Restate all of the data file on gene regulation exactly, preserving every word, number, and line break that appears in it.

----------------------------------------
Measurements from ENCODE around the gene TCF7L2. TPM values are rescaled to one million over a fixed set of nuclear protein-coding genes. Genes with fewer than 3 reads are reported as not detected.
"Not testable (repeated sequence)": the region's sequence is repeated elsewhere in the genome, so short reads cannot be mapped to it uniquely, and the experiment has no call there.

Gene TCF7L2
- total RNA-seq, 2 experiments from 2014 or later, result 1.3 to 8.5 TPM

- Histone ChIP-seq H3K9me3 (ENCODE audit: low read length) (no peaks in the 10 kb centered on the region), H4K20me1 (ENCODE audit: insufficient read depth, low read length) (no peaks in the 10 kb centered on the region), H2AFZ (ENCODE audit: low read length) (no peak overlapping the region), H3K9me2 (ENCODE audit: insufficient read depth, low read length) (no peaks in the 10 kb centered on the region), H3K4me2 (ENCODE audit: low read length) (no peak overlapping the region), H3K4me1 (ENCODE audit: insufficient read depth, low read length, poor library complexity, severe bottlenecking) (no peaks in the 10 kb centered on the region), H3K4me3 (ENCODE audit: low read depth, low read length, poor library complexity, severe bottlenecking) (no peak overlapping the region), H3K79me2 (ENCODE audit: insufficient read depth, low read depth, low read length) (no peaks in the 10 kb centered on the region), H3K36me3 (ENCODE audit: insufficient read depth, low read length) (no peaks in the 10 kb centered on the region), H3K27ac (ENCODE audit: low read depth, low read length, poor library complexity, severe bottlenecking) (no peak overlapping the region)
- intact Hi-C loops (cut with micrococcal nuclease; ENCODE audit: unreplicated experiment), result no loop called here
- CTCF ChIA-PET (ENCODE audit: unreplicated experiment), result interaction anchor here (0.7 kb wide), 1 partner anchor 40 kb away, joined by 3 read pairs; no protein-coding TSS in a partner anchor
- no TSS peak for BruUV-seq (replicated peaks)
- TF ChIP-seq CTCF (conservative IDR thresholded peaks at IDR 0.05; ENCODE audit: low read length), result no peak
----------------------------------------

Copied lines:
Measurements from ENCODE around the gene TCF7L2. TPM values are rescaled to one million over a fixed set of nuclear protein-coding genes. Genes with fewer than 3 reads are reported as not detected.
"Not testable (repeated sequence)": the region's sequence is repeated elsewhere in the genome, so short reads cannot be mapped to it uniquely, and the experiment has no call there.

Gene TCF7L2
- total RNA-seq, 2 experiments from 2014 or later, result 1.3 to 8.5 TPM

- Histone ChIP-seq H3K9me3 (ENCODE audit: low read length) (no peaks in the 10 kb centered on the region), H4K20me1 (ENCODE audit: insufficient read depth, low read length) (no peaks in the 10 kb centered on the region), H2AFZ (ENCODE audit: low read length) (no peak overlapping the region), H3K9me2 (ENCODE audit: insufficient read depth, low read length) (no peaks in the 10 kb centered on the region), H3K4me2 (ENCODE audit: low read length) (no peak overlapping the region), H3K4me1 (ENCODE audit: insufficient read depth, low read length, poor library complexity, severe bottlenecking) (no peaks in the 10 kb centered on the region), H3K4me3 (ENCODE audit: low read depth, low read length, poor library complexity, severe bottlenecking) (no peak overlapping the region), H3K79me2 (ENCODE audit: insufficient read depth, low read depth, low read length) (no peaks in the 10 kb centered on the region), H3K36me3 (ENCODE audit: insufficient read depth, low read length) (no peaks in the 10 kb centered on the region), H3K27ac (ENCODE audit: low read depth, low read length, poor library complexity, severe bottlenecking) (no peak overlapping the region)
- intact Hi-C loops (cut with micrococcal nuclease; ENCODE audit: unreplicated experiment), result no loop called here
- CTCF ChIA-PET (ENCODE audit: unreplicated experiment), result interaction anchor here (0.7 kb wide), 1 partner anchor 40 kb away, joined by 3 read pairs; no protein-coding TSS in a partner anchor
- no TSS peak for BruUV-seq (replicated peaks)
- TF ChIP-seq CTCF (conservative IDR thresholded peaks at IDR 0.05; ENCODE audit: low read length), result no peak